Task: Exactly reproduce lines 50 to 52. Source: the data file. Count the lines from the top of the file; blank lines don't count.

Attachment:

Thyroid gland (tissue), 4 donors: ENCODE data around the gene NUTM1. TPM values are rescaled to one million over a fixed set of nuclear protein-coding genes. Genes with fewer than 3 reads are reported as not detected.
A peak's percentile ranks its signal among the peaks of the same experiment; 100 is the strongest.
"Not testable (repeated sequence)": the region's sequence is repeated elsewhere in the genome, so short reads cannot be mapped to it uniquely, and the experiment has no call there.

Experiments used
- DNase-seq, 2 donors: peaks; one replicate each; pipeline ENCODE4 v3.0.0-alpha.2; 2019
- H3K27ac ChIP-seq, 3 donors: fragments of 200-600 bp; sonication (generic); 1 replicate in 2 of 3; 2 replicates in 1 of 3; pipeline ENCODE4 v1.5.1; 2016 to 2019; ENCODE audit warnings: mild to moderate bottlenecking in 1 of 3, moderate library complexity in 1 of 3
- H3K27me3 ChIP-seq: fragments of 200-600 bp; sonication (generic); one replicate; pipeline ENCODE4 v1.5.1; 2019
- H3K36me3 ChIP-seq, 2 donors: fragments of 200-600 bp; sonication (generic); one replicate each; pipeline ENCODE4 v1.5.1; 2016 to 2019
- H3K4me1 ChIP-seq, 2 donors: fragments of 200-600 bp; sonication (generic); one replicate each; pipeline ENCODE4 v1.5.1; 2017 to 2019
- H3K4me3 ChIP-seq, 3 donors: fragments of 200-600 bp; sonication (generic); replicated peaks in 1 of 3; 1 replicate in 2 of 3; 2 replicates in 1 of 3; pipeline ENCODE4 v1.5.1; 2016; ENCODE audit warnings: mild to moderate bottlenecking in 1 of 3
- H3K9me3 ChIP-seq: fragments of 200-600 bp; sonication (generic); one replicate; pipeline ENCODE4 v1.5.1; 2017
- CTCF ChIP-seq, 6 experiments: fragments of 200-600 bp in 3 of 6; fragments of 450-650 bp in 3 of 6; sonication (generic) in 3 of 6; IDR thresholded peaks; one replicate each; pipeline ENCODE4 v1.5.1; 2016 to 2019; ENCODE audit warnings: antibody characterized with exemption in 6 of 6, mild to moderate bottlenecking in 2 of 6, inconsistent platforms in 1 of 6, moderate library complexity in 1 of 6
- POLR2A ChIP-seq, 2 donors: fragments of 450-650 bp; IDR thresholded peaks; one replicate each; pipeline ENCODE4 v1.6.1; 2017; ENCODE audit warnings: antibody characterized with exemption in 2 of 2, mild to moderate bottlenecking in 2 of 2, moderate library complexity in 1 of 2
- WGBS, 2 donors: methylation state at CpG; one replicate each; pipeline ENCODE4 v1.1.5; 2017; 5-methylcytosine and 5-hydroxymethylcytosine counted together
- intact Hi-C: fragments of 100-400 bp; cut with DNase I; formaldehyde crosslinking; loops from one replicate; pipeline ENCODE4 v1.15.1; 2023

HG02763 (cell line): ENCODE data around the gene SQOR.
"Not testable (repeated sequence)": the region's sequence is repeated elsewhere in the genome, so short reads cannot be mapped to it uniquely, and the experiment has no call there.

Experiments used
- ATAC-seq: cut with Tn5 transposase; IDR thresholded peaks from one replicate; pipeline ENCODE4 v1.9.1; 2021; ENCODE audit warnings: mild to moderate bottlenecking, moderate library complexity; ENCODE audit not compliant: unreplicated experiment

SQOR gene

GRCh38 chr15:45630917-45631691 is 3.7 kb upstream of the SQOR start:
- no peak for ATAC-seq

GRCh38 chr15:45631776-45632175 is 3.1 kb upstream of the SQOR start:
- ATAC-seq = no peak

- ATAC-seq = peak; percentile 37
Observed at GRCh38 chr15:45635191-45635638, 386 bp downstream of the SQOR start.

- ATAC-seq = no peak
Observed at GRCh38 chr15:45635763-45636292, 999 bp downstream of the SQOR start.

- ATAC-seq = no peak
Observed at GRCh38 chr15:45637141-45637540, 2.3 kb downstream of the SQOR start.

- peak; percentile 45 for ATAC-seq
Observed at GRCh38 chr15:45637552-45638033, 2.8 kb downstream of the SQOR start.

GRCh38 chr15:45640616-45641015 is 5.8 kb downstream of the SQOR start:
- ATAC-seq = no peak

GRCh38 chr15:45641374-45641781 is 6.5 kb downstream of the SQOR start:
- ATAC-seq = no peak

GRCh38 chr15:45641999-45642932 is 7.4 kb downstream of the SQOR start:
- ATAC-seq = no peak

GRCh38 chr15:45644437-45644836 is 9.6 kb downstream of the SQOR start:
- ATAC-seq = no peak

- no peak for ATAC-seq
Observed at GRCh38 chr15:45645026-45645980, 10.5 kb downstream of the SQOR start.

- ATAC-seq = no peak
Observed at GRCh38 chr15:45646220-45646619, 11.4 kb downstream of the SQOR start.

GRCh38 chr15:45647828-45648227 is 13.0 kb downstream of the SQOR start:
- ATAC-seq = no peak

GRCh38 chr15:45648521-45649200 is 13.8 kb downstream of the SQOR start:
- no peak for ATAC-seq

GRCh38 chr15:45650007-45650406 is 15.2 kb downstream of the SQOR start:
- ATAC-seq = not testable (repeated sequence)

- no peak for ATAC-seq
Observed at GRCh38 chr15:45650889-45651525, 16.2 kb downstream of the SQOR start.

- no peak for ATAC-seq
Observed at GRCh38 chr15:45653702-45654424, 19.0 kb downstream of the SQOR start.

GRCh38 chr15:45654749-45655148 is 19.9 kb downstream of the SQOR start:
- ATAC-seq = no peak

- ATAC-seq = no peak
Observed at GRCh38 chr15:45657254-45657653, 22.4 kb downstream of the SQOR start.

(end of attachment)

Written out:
- ATAC-seq = not testable (repeated sequence)

- no peak for ATAC-seq
Observed at GRCh38 chr15:45650889-45651525, 16.2 kb downstream of the SQOR start.